But timeless observations of human behaviour online remain. Like the New Year resolutions people make to improve their health, diets, and lifestyle. "For a brief period of time," Tancer says, "four days at the beginning of the New Year to be exact, there is a surge in weight loss and fitness interest."
According to him, "The dieting industry in the US is a $40-billion-a-year-business, a combination of diet programs, weight loss clinics, books and other self-help materials. A good portion of that business is earned during the first few days of the New Year, as we all come to terms with our resolve to change..."
Smoking cessation related search queries are another New Year special in the US. So are queries for 'wedding dresses' and 'pregnancy', not to forget searches for 'prom dresses'.
And where does Tancer get all this data? This bit of information is provided in the book's introduction itself. It appears that Hitwise captures data in the US, UK, Hong Kong, Singapore, Australia, and New Zealand. The US sample alone contains the usage behaviour of more than 10 million internet users, collected from both ISPs (internet service providers) as well as opt-in panels (probably an euphemism for users who voluntarily contribute their own usage data to Hitwise in return for goodies). He claims that all the data are anonymized and aggregated to prevent identification of individual users.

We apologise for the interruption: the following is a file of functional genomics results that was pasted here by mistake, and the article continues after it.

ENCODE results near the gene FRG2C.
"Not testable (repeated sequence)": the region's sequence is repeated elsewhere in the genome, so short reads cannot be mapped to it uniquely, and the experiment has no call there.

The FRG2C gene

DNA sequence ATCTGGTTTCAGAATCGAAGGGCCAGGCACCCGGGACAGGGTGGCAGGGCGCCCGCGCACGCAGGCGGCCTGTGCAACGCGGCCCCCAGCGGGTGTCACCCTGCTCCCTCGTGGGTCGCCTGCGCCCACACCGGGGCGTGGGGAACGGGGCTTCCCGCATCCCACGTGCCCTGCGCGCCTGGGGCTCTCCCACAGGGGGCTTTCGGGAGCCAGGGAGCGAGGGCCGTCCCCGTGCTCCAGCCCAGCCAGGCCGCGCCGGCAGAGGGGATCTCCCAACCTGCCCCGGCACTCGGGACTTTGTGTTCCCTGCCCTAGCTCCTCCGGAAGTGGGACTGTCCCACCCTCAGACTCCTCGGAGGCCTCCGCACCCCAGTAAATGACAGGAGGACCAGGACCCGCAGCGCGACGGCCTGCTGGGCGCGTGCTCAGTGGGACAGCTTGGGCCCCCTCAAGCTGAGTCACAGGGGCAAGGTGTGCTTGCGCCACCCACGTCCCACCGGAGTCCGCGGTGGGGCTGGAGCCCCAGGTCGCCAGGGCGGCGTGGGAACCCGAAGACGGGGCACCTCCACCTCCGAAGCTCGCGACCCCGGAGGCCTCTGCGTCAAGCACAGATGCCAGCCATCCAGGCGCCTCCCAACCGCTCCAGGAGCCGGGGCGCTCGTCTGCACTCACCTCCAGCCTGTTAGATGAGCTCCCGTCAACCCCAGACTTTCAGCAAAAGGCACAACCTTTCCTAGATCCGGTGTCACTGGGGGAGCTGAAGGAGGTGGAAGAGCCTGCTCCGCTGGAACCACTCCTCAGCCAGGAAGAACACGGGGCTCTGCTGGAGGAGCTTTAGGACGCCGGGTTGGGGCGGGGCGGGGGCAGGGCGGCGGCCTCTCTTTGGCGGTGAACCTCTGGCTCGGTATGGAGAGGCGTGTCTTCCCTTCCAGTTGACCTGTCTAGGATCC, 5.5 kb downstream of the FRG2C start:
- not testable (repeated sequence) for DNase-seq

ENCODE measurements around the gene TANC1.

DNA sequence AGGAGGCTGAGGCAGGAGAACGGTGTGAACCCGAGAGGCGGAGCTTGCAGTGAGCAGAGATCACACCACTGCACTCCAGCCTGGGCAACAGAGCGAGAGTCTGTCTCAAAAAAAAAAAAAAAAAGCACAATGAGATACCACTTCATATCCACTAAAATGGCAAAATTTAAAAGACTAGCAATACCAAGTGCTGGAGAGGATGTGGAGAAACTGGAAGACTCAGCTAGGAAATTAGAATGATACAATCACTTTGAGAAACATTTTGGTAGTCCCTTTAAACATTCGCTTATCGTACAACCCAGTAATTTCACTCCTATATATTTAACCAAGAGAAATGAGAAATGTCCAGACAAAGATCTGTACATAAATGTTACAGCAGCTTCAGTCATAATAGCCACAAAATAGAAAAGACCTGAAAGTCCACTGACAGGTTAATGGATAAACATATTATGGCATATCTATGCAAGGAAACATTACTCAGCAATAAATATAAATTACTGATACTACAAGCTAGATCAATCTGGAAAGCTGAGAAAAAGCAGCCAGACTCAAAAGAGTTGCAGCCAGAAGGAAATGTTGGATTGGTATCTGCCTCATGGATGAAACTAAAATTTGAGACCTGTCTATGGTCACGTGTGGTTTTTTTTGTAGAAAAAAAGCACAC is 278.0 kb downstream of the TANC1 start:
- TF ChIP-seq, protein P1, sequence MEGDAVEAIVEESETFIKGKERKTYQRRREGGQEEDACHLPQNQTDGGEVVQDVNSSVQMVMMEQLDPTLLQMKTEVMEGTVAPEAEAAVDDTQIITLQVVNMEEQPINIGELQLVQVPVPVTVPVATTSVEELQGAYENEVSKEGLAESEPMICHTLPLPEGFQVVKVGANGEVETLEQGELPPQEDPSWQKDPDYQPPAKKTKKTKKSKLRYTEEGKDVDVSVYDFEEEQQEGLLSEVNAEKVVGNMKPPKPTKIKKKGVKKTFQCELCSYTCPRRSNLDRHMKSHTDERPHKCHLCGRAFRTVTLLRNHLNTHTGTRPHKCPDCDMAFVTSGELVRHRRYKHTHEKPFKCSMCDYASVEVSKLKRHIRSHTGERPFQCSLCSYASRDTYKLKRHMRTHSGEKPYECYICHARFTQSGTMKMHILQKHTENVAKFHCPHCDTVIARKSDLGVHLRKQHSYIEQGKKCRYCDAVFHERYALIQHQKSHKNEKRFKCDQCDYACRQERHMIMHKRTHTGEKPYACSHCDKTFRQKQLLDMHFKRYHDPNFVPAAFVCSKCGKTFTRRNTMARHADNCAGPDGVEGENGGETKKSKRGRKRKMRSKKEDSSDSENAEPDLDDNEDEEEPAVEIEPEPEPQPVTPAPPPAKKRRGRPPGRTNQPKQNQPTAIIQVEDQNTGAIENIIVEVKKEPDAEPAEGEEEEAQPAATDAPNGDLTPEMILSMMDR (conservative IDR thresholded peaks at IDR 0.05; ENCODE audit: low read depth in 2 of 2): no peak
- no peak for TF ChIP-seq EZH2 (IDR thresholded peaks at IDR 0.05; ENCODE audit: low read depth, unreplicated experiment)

Seasonal patterns in searches are not restricted to select themes like health and fitness alone. Tancer has some interesting trivia on all manner of searches. More about them at a later time.